The world?s easiest weight loss tip

You probably already know that PGX helps you feel fuller faster, but you should also know that slowing down while you eat enhances your satiety even more, and offers additional benefits!  Do you even remember what you ate for breakfast this morning? Or were you in such a mad dash to get out the door that you just grabbed some mystery bar from the cabinet and called it good? We live in a fast-moving society, but it?s worth slowing down while eating. Taking your time to finish a meal has many benefits, and can be a huge factor in helping you succeed on your weight loss journey.

Here are the top five benefits of pacing yourself at the dinner table:

1. It helps prevents overeating. It takes your brain about 20 minutes to register that your stomach is full after a meal.  Many Americans can wolf down all the food on their plate in less than five minutes. That means there is a lot of extra time to refill that plate with second and third helpings before your body has a chance to realize it?s full. Take longer to eat your food and you?ll be less likely to overeat.

2. Chewing your food is a workout! Did you know you are burning calories by working your jaw and tongue to grind up your food? The longer is takes you to chew, the more of a ?workout? you are getting.

3. It?s a chance to relax. With your demanding work and family schedules, meals may be the only time of the day you have to actually sit down and relax in peace. Make it last as long as possible! Take a cue from many European cultures, where meals can last for hours. Friends and family sit around the table and eat, drink, and talk late into the night.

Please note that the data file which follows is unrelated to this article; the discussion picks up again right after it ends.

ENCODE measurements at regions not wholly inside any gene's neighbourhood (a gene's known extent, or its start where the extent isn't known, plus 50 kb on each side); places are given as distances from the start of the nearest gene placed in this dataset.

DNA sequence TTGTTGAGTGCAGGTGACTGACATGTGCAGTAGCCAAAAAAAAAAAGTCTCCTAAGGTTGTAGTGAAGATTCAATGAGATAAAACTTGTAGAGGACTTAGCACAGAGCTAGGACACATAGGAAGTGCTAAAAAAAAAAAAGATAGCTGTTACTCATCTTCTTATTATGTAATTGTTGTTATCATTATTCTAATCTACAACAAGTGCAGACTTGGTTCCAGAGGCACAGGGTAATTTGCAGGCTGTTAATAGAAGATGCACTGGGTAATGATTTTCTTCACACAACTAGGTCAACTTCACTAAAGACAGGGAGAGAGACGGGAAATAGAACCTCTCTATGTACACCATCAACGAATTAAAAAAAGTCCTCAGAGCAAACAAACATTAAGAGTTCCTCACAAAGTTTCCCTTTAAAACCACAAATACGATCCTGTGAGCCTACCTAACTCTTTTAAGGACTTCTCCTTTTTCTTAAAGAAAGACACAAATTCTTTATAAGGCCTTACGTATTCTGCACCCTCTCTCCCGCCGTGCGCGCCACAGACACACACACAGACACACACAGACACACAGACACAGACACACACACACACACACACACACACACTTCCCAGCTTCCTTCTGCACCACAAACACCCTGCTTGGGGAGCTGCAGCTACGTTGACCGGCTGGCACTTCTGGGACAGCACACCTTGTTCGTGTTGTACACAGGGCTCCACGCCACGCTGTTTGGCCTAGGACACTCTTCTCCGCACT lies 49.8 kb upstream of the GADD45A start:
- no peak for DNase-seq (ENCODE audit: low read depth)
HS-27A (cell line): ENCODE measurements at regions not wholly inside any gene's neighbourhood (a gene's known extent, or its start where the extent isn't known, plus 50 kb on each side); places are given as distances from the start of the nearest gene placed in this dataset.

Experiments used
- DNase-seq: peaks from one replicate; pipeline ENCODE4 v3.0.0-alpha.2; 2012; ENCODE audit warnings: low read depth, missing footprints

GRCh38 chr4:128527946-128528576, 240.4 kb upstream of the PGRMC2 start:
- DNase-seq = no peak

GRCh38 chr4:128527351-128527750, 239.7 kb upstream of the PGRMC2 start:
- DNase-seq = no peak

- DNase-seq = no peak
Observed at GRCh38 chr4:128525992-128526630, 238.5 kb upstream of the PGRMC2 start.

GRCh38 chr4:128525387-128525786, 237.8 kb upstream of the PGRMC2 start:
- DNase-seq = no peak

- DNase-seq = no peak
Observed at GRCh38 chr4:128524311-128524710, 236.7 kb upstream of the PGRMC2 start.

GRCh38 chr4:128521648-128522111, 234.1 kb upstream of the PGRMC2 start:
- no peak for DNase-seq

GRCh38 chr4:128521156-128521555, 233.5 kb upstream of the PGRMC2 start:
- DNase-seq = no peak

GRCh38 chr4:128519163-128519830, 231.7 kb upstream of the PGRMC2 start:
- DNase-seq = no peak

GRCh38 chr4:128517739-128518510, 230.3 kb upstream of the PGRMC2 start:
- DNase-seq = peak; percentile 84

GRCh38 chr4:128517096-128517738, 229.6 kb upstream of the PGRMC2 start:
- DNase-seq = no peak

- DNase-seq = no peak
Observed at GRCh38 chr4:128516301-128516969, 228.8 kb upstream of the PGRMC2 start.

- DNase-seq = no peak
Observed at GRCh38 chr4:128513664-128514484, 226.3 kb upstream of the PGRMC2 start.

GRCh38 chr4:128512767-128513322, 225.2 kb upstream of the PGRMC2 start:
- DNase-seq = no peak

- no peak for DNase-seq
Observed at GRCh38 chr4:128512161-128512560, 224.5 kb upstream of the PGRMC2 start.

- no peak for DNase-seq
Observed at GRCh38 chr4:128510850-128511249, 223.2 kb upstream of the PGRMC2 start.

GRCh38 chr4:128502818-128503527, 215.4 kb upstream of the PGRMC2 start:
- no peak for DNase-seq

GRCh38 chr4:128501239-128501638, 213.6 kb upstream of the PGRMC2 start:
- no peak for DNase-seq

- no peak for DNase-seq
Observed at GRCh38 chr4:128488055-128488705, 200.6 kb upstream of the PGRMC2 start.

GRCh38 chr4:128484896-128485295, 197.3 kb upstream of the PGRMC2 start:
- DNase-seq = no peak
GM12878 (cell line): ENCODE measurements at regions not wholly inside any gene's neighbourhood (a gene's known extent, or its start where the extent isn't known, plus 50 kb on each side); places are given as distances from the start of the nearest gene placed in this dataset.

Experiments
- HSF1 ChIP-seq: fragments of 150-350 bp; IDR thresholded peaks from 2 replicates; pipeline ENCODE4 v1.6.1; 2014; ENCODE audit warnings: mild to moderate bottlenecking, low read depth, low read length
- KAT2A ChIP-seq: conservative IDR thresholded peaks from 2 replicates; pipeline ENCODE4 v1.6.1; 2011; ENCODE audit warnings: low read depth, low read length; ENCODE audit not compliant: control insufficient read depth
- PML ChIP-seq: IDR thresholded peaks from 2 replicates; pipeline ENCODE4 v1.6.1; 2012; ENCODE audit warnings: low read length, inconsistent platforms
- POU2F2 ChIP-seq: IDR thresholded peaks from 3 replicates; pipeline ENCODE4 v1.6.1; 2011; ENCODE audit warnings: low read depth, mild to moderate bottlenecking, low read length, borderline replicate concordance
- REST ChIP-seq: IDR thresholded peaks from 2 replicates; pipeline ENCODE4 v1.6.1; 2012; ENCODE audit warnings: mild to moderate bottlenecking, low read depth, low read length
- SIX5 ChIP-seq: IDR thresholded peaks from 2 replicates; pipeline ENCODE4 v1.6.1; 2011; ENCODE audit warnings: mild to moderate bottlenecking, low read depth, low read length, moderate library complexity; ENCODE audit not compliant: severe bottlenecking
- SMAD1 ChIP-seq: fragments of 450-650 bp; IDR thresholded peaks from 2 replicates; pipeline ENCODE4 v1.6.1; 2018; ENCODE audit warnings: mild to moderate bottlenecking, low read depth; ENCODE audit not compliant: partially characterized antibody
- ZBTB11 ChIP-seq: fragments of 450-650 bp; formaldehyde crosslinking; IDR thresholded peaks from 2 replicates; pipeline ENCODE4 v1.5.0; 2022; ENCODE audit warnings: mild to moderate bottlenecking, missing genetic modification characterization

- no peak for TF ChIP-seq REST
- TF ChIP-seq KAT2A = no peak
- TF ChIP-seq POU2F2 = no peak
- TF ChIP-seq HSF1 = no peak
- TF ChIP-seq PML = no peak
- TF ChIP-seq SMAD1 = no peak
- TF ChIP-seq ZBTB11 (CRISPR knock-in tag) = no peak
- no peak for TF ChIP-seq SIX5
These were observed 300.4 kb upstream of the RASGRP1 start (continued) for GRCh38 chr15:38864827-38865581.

4. You make better choices. Eating slowly allows you to pay better attention to what you?re putting in your mouth, which will help you make healthier food choices. You can also taste your food more- meaning you can savor the flavor of that roasted sweet potato or the juicy pineapple chicken you just pulled off the grill.

5. It aids digestion. Slowing down gives your stomach time to start breaking down your food. If you send an entire meal down your throat in a matter of seconds, you could find yourself suffering from indigestion.

Learning to eat slowly may take a little practice. Try setting down your fork between bites or using smaller utensils. The less food you can fit on your fork or spoon, the less you can gobble up all at one time. You can also try eating with other pokey eaters. People have an unconscious tendency to imitate the people we are around, so sharing a dinner table with people who graze around their plate more may help you pick up the good habit.

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